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Cemilie
16th September 2010, 12:43 AM
My cavalier Frida has SM, diagnosed with MRI 16 july. She is on 100 mg neurontin 2 times a day and 5 mg prednisolon once a day. She started the neurontin almost 4 weeks ago, then she had been on prednisolon since 16 july, but I was not pleased with her condition.
I have read about the lack of 100 mg neurontin in UK, and also regristed that there is no lack of 300 and 600 mg tabletts. Is there any dogs who get this size of tabletts? I mean - will larging the doze might be a thing for us to do with Frida?

I also wonder - I have been told that it can take up till 4 months before the neurontin is working full. Is there anyone her who have any experience they would like to share with me here?

Is there any other drugs used with luck on cavaliers with SM?

I must admit it tears me apart to see her suffer. She is not screaming or anything as long as she is on the meds, but she has some scratching. She is also spending quite a lot of time lying with her head up, not resting. ( Even if the 3 other dogs sleeps around her). I no longer scratch or pat her on her back because she seems uncomfortable with it.

I would love to get some tips here. My vet has never treated a dog with SM before and we are together trying to find the answers. It seems that in Norway the only meds that has been used to treat SM is Neurontin and Kortison (prednisolon). I read here about Lyrica and E-mailed a link to my vet. We are going there tomorrow morning.

I will be happy for all the answers I get

Kate H
16th September 2010, 11:22 AM
Sorry to hear about Frida. Your vet would find Clare Rusbridge's website useful if he hasn't treated an SM dog before - in particular there is a page with treatment advice for vets. Gabapentin/prednisone makes some dogs temporarily sleepy, and most of us have found that they need a bit of juggling of drugs and dosage before they are as comfortable as possible. My Oliver also props his head up as much as possible, or lies on his side, but his syrinx is small and I think it is his dilated ventricles which make him uncomfortable and this is helped by not resting with his chin flat on the floor.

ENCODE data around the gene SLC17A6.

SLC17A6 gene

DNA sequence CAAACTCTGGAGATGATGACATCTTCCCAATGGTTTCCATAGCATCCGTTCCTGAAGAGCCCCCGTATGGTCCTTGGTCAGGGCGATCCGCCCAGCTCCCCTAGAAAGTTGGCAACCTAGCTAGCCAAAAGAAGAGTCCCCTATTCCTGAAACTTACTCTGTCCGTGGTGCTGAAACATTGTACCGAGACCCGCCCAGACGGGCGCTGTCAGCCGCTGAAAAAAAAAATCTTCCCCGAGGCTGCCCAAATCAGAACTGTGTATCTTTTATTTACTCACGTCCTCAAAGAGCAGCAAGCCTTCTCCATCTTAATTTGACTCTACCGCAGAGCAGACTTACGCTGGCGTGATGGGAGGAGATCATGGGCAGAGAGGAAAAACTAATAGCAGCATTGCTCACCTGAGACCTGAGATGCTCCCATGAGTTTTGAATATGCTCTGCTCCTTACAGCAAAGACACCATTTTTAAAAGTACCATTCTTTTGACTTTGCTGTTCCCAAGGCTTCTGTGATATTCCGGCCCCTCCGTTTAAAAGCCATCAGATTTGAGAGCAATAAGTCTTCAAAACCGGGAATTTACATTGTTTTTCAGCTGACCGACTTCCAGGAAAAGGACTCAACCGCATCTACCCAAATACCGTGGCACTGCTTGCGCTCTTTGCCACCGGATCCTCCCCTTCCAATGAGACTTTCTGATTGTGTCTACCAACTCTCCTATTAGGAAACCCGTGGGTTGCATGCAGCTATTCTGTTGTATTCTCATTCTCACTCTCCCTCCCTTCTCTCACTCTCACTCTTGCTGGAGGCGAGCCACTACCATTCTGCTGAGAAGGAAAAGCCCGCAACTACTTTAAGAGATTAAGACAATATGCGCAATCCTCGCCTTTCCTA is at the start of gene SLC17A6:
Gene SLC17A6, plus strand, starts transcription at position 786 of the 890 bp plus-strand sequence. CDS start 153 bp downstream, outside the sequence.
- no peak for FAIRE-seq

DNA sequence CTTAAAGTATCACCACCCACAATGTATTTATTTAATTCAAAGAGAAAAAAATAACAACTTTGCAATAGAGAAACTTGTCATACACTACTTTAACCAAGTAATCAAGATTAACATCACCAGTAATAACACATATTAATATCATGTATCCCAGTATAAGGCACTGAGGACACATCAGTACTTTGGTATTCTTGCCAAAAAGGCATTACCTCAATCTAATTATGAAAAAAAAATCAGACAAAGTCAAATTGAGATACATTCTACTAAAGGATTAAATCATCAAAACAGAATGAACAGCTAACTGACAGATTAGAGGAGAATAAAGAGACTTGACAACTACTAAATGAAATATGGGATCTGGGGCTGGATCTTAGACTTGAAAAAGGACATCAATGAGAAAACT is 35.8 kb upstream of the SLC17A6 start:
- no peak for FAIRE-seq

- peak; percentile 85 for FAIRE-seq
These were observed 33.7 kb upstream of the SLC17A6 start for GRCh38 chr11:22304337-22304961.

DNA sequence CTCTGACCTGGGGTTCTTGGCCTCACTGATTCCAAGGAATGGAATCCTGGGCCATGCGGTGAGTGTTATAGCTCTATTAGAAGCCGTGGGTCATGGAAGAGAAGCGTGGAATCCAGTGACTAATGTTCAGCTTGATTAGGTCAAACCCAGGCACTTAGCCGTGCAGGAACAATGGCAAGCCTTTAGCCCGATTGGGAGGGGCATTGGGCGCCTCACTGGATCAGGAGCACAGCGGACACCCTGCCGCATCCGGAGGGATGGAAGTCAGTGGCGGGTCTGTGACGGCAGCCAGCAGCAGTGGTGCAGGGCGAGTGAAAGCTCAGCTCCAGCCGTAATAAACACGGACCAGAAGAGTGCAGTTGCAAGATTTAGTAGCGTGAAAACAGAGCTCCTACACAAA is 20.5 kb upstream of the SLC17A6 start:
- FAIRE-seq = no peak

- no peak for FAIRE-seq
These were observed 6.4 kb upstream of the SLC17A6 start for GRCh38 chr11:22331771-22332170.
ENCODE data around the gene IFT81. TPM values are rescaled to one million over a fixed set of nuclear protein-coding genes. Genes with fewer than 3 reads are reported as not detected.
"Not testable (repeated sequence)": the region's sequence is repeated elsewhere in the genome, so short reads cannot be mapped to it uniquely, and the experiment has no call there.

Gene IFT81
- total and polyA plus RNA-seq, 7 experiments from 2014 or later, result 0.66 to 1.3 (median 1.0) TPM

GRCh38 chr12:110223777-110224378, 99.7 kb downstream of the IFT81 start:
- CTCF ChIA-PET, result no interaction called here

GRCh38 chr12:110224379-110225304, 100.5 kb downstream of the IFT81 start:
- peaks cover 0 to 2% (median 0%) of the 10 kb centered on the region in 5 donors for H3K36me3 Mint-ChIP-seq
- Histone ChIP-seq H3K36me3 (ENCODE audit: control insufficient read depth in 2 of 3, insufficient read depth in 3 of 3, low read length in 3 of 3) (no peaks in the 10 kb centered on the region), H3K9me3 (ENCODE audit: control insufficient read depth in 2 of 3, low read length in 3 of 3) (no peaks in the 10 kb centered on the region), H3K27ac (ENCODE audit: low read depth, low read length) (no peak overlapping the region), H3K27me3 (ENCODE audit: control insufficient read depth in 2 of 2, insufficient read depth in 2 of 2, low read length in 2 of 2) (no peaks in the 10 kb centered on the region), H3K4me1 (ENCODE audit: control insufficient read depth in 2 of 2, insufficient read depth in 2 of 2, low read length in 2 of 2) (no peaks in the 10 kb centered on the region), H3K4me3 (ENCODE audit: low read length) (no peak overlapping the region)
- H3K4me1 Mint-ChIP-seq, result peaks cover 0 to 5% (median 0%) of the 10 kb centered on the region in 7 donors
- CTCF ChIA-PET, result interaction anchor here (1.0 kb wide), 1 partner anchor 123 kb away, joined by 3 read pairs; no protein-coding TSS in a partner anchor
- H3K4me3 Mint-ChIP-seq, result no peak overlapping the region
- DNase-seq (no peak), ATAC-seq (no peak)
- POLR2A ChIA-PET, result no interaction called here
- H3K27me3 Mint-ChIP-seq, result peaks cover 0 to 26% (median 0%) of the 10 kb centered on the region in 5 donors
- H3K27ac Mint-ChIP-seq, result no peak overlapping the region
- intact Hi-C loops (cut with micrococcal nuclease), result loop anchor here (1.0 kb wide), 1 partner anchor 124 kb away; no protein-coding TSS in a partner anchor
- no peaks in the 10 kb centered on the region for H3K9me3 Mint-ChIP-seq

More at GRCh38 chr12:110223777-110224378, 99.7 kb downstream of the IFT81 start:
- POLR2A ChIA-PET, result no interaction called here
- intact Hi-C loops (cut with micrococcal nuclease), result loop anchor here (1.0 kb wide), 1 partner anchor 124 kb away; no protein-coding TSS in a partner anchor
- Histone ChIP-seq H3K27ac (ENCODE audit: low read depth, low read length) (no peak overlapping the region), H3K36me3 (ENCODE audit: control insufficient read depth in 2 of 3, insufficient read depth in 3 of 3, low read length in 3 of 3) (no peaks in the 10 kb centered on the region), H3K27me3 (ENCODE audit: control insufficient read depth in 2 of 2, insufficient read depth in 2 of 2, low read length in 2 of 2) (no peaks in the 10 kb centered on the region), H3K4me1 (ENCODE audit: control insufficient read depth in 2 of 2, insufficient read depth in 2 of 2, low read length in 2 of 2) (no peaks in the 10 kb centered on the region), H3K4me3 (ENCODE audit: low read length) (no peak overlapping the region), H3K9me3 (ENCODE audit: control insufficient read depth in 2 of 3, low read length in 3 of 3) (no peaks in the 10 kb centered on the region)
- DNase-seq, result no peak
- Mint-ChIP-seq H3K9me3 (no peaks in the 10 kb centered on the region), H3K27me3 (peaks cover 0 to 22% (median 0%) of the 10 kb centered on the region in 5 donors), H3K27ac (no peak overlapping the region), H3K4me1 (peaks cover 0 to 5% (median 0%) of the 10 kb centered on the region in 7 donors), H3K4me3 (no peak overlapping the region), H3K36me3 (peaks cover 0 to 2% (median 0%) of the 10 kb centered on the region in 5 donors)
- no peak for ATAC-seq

Oliver was diagnosed with SM at 6 and is now 9 and doing well - so hopefully, once you can get the medication right, you will be able to enjoy life with Frida for many more years.

Kate, Oliver and Aled

Margaret C
16th September 2010, 01:51 PM
Some dogs on Nuerontin (gabapentin ) progress on to larger doses but 100mg seems to be the usual start-up dose.

Many owners of SM dogs have noticed that they are more comfortable if they have gabapentin at 8 hourly intervals.
I would really advise that you ask your vet to let you give her three tablets a day, as you may find it makes a considerable difference.

I found the improvement from gabapentin happened immediately. I have never heard before that it takes months to fully take effect.

With my dogs we added an anti-inflammatory painkiller meloxicam when the gabapentin alone was not enough to control the symptoms.

As Kate says, you need to juggle with the medication to see what works best

Cathy Moon
16th September 2010, 01:57 PM
You might want to discuss changing Frida's Neurontin dosage to 100mg 3 times per day, rather than 2 times per day. Neurontin seems to work for about 8 hours, whereas Lyrica can work for 12 hours.

The neurologists I've consulted with for both Geordie and Charlie also recommend Prilosec/Omeprazole for lowering the cerebrospinal fluid pressure. Unless a cavalier has had decompression surgery, this drug would most likely be given daily, because it could possibly slow the progression of the disease.

Cemilie
16th September 2010, 05:57 PM
Thank you so much everyone for your answers. I am very happy for all advice I can get. I will talk to my vet about giving her neurontin every 8 hours. And I will find the page at Rusbridge site with the advice for medication. Thanks everyone for all help.